I hope I am doing this trip justice in written form. I can only add that this was the most fun I have ever had in Portland, and I have lots of amazing memories of Portland. I love seeing the city through the eyes of foreigners, and hearing them talk about how it is different than places they are familiar with. I also found myself truly loving the mind game of turning Portland into an audio and tactile experience. I walked around Portland describing what I was seeing, trying to be as expressive as possible while also being limited to the vocabulary of English language learners. Svetlana would ask for "interesting" things, so I would look around and try to imagine what would be most interesting to someone who could not see.
Aside from all this, being with the Humphreys is a real treat. They are an amazing group, who are excited to be here and are so patient with us in our mistakes (we were comically lost trying to find the Rhododendron Gardens. We also got on the wrong bus once, but figured this out quickly). It has been an incredible privilege to work with them, and I am looking forward to continuing this job into the summer. In late June twenty more Humphreys will be arriving. While this feels a bit like a logistical nightmare, I am also extremely excited about the possibilities for more time spent with these amazing international students.
May 22, 2009 - 1:00 AM
This is not a romantic blog.
This is yet-another blog about a mind-blowing concert I attended. This time, it was the Decemberists, an indie rock band out of Portland, OR. I saw them at McDonald Hall in the spring of 2007, and it was a true highlight of my freshman year. During that concert, lead singer and former UO student Colin Meloy actually got off the stage, leaned on my friend Verni, and played a solo. Then, during the final encore, they brought out a massive paper mache whale and made us practice screaming and gnashing our teeth.
I have two regrets from that concert: first, I didn't have a camera, and second, I didn't buy a shirt.
As you might have guessed from the description of that 2007 concert, The Decemberists are a determinedly odd group. Their songs are often on such diverse subjects as Civil War love songs ("Yankee Bayonet"), Spanish blood feuds ("Oh Valencia!"), revenge on the high seas ("A Mariner's Revenge"), and an apology for losing a friend's bicycle ("An Apology Song"). It was during the "Mariner's Revenge" that the whale made its appearance during the 2007 concert. In addition to all of this, they insist on using obscure vocabulary. One of their albums is titled "Picaresque," and I bet that less than half of the people who will read this know what that means. I had to look it up and I'm a literature major, so don't feel too bad. (Check out Wikipedia if you are feeling bad about this. The basic idea, though, is a novel about a low-class hero living by his wits. Think Oliver Twist, by Charles Dickens). Another fun example of obscure vocabulary is a line from the song "The Island," that reads "The curlews carve their arabesques."
Anyway, I carefully charged my camera battery this time, and prepared for another mind-blowing experience.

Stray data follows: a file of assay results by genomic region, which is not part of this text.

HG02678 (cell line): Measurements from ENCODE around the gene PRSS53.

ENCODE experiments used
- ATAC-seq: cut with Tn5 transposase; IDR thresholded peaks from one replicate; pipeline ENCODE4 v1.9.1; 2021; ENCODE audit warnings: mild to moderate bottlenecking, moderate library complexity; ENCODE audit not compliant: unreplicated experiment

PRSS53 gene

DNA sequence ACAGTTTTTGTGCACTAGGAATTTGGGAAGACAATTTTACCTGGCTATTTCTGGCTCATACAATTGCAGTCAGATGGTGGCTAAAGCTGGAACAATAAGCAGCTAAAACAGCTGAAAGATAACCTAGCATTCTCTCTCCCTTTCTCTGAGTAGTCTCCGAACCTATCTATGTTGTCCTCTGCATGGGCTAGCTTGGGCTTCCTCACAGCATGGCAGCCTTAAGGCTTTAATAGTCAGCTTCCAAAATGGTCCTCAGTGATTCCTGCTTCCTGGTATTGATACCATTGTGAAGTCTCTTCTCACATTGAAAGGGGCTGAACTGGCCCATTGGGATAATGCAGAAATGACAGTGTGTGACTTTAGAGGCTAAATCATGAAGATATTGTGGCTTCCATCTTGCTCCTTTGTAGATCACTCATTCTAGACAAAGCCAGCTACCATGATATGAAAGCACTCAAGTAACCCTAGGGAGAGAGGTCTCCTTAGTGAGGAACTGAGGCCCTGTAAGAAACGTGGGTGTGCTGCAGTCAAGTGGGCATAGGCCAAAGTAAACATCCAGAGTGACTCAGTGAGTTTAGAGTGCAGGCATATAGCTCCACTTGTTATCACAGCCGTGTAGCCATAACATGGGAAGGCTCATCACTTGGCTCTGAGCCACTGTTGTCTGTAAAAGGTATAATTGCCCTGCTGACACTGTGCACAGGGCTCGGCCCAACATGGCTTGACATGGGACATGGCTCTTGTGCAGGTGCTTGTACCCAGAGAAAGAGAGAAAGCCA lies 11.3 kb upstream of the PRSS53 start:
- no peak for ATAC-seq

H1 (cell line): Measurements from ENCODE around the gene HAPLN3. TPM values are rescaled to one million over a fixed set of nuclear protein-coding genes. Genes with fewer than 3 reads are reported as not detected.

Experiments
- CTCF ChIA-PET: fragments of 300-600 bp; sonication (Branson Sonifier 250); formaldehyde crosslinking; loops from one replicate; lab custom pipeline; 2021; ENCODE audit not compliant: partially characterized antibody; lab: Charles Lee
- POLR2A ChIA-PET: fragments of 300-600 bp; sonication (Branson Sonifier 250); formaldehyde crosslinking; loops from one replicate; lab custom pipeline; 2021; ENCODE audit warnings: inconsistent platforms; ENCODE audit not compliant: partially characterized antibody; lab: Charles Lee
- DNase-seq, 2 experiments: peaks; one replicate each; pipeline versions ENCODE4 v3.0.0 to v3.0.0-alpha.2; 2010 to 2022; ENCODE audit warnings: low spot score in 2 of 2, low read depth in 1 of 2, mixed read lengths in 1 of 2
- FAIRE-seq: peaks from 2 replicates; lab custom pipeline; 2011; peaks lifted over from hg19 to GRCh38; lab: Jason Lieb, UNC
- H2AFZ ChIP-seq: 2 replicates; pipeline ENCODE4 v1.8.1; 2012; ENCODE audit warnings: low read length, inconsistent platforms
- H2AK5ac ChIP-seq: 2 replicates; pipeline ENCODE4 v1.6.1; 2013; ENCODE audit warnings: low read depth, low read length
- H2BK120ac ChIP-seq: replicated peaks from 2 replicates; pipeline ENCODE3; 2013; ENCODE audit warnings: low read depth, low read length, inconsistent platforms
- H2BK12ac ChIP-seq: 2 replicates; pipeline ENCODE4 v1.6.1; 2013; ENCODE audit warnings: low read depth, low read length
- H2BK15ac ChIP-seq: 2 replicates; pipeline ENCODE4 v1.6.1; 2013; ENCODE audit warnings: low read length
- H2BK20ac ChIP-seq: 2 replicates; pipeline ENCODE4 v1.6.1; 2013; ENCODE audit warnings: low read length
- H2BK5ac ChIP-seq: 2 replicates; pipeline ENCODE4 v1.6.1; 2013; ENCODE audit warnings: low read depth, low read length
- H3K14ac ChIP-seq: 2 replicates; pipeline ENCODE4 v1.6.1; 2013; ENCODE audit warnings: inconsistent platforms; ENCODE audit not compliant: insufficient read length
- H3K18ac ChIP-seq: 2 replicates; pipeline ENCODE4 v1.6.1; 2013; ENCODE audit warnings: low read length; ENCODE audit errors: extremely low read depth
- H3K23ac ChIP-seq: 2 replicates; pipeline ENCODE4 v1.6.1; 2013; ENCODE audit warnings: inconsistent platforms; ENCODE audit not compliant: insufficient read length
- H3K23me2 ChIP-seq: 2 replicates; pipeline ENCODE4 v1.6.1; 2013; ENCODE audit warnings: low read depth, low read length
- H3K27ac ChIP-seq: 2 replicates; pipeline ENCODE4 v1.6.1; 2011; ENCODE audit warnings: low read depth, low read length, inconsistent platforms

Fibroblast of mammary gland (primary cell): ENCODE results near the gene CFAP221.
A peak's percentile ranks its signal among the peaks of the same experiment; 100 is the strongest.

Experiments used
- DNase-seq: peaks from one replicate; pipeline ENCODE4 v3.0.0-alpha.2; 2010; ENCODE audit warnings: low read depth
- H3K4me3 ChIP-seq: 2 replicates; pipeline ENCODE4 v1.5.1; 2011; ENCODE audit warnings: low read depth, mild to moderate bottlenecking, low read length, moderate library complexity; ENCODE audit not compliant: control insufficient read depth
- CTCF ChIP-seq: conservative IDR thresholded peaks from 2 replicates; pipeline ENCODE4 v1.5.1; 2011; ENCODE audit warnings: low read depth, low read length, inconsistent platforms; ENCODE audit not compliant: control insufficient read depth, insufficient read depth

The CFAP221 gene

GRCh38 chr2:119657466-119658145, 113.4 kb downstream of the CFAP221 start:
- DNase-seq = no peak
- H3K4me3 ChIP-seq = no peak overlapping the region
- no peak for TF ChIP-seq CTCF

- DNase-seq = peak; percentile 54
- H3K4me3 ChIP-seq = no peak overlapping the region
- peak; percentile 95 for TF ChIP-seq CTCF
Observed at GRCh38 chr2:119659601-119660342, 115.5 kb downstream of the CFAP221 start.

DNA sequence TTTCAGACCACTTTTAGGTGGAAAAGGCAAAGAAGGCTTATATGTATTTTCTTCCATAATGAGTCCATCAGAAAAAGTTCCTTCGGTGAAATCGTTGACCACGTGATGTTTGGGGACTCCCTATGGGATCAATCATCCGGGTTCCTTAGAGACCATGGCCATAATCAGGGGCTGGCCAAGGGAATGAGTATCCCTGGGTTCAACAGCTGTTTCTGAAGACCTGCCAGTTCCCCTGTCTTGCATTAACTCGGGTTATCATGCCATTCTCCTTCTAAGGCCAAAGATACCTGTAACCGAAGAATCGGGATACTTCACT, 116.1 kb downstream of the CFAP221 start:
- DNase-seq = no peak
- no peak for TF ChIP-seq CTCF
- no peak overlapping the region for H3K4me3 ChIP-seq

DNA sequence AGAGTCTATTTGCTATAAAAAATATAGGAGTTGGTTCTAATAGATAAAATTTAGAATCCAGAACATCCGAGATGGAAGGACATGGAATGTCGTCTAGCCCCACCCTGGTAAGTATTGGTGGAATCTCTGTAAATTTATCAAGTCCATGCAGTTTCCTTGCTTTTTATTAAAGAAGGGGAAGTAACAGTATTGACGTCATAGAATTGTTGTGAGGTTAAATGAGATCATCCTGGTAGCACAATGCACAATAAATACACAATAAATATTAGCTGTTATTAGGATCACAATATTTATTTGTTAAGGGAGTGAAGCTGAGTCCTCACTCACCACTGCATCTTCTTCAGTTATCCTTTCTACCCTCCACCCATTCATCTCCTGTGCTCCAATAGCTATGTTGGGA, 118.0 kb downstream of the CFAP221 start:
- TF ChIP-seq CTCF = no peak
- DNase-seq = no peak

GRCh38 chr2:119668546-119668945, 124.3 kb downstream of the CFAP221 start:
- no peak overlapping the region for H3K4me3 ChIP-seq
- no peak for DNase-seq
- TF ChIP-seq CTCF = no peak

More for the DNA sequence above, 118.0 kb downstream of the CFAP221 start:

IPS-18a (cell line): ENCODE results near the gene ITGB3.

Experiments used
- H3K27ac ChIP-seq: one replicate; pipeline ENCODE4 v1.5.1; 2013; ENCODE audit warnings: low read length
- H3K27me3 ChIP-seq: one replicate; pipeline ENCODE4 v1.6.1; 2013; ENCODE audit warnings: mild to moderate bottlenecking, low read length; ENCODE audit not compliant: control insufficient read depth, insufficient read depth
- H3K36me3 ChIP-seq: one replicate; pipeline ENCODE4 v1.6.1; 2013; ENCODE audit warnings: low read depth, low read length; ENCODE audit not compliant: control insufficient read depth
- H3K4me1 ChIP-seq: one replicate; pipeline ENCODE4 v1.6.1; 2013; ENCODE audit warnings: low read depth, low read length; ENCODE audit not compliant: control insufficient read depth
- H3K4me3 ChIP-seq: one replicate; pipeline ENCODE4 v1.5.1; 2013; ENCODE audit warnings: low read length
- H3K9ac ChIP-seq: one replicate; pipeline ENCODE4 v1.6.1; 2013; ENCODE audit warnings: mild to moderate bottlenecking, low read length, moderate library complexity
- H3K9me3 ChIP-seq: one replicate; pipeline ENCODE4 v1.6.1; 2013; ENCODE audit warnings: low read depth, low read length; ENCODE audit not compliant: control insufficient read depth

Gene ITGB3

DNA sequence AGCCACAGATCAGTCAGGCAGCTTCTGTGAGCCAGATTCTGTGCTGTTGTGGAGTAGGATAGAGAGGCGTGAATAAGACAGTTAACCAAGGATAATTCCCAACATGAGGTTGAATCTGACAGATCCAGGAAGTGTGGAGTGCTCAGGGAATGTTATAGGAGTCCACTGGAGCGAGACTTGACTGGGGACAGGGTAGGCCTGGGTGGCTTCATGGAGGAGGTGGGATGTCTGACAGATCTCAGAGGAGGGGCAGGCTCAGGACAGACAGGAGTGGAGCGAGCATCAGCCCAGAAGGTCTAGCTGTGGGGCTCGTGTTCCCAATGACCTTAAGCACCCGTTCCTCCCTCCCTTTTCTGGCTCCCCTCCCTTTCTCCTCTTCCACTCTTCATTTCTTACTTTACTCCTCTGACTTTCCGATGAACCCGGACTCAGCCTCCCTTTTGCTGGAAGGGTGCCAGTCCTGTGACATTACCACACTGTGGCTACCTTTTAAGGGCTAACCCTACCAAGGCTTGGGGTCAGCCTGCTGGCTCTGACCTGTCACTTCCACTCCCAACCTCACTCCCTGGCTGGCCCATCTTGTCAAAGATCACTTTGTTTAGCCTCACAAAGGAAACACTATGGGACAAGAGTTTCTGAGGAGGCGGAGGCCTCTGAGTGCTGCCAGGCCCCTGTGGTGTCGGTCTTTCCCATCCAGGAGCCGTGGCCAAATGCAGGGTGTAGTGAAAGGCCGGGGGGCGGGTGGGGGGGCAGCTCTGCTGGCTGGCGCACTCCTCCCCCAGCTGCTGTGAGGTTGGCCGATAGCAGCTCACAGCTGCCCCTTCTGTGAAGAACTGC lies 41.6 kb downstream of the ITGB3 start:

Their new album, The Hazards of Love, is a sort of rock-opera. The songs form a single, unified plot, and the singers have characters and costumes. They added two female vocalists for the album, Becky Stark and Shara Worden, who each added a new depth and power to their music. The plot line is distinctly indie rock: (spoiler alert!) The Queen of the forest finds an abandoned baby, and raises him, giving him the body of a fawn by day and a man's by night. But of course a woman comes along and they fall in love, and she becomes pregnant. The Queen is jealous, and helps The Rake to steal her away. Our Hero wagers his life for the chance to rescue her, and then they both drown in the river. Shara Worden is the lead singer for My Brightest Diamond, which opened for the Decemberists during their 2007 tour. She has an incredibly powerful voice, and the segments when she sang the Queen were simply amazing.
If you want to check them out, you should really listen to the album as a whole. But my favorite songs are "Won't Want for Love (Margaret in the Taiga)" and "The Wanting Comes in Waves/Repaid."
In addition to playing the entire Hazards of Love album, the Decemberists also played about an hour of their older music. There was also a good amount of banter by Colin Meloy, including repeated references to his days as a resident in the Spiller Hall dormitories.
The big surprise of this concert was during the final encore song, which began with only three musicians on stage, but then evolved into an Oregon Trail reenactment as the other band members snaked their way through the crowd. Colin Meloy directed us to pretend to be "a wild river," "The Rocky Mountains," and "wild gypsies riding camels" (although I'm not so sure how historically accurate this is). Anyway, it was very funny, and meant that the crowd got some up-close-and-personal time with the band.
This time I bought a shirt. I don't usually, because the shirts cost as much as the concert tickets, which means that you can only go see half the number of concerts. But the tour shirts are awesome, and I don't regret it a bit.